Hepburn was born on May 12, 1907, in Hartford, Connecticut, the second of six children. Her parents were Thomas Norval Hepburn (1879–1962), a urologist at Hartford Hospital, and Katharine Martha Houghton (1878–1951), a feminist campaigner. Both parents fought for social change in the US: Thomas Hepburn helped establish the New England Social Hygiene Association, which educated the public about venereal disease, while the elder Katharine headed the Connecticut Woman Suffrage Association and later campaigned for birth control with Margaret Sanger. As a child, Hepburn joined her mother on several "Votes For Women" demonstrations. The Hepburn children were raised to exercise freedom of speech and encouraged to think and debate on any topic they wished. Her parents were criticized by the community for their progressive views, which stimulated Hepburn to fight against barriers she encountered. Hepburn said she realized from a young age that she was the product of "two very remarkable parents", and credited her "enormously lucky" upbringing with providing the foundation for her success. She remained close to her family throughout her life.The young Hepburn was a tomboy who liked to call herself Jimmy and cut her hair short. Thomas Hepburn was eager for his children to use their minds and bodies to the limit and taught them to swim, run, dive, ride, wrestle, and play golf and tennis. Golf became a passion of Hepburn's; she took daily lessons and became very adept, reaching the semi-final of the Connecticut Young Women's Golf Championship. She loved swimming in Long Island Sound, and took ice-cold baths every morning in the belief that "the bitterer the medicine, the better it was for you". Hepburn was a fan of movies from a young age and went to see one every Saturday night. She would put on plays and perform for her neighbors with friends and siblings for 50 cents a ticket to raise money for the Navajo people.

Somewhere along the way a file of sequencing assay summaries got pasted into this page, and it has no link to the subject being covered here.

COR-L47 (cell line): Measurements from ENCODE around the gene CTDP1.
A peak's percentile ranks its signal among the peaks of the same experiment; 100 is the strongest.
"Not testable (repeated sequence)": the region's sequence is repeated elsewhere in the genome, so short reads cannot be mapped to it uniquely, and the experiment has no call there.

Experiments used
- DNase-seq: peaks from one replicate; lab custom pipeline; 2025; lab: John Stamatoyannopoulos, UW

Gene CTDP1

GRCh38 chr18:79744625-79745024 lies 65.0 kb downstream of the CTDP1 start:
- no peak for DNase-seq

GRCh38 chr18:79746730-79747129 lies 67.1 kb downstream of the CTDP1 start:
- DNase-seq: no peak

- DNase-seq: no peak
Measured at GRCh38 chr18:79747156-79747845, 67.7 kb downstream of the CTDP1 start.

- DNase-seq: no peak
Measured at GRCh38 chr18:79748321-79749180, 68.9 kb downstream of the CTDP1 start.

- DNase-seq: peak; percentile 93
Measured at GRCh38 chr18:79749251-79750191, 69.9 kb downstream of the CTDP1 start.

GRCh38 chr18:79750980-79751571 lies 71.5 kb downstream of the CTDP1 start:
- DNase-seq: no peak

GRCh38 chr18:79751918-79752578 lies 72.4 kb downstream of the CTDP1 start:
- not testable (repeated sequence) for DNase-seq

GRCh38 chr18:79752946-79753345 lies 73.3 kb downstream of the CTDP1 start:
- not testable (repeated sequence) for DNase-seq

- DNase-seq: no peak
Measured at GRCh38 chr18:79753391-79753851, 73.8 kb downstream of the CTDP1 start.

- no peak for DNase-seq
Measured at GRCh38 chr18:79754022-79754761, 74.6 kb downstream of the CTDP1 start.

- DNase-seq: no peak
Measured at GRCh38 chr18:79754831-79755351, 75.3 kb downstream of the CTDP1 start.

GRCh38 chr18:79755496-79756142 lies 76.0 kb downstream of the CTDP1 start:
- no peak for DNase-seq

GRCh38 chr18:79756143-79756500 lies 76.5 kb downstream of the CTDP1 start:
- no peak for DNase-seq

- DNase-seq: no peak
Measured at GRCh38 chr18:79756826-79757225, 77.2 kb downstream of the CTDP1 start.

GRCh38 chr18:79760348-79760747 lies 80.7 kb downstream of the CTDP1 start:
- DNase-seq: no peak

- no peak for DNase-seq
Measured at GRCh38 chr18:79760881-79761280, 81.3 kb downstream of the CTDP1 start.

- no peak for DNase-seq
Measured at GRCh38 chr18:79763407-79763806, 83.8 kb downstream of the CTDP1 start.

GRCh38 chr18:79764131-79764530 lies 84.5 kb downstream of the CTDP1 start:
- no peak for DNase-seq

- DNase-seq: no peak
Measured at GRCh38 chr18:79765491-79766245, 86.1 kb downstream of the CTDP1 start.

In March 1921, Hepburn, 13, and her 15-year-old brother Tom were visiting New York, staying with a friend of their mother's in Greenwich Village over the Easter break. On March 30, Hepburn discovered the body of her adored older brother dead from an apparent suicide. He had tied a curtain tie around a beam and hanged himself. The Hepburn family denied it was suicide and maintained that Tom's death must have been an experiment that had gone wrong. The incident made the teenage Hepburn nervous, moody, and suspicious of people. She shied away from other children, dropped out of Oxford School, and was tutored privately. For many years she used Tom's birthday (November 8) as her own. It was not until her 1991 autobiography, Me: Stories of My Life, that Hepburn revealed her true birth date.In 1924 Hepburn was admitted to Bryn Mawr College. She initially agreed to attend the institution to satisfy her mother, who had studied there, but ultimately found the experience to be fulfilling. It was the first time she had been in school for several years, and she was self-conscious and uncomfortable with her classmates. She struggled with the scholastic demands of university, and once was suspended for smoking in her room. Hepburn was drawn to acting, but roles in college plays were conditional on good grades. Once her marks had improved, she began performing regularly. She performed the lead role in a production of The Woman in the Moon in her senior year, and the positive response it received cemented Hepburn's plans to pursue a theatrical career. She graduated with a degree in history and philosophy in June 1928.
Breaking into theatre (1928–1932)
Hepburn left university determined to become an actress. The day after graduating, she traveled to Baltimore to meet Edwin H. Knopf, who ran a successful stock theatre company. Impressed by her eagerness, Knopf cast Hepburn in his current production, The Czarina. She received good reviews for her small role, and the Printed Word described her performance as "arresting". She was given a part in the following week's show, but her second performance was less well received. She was criticized for her shrill voice, and so left Baltimore to study with a voice tu.... Discover the Katharine Hutchinson popular books. Find the top 100 most popular Katharine Hutchinson books.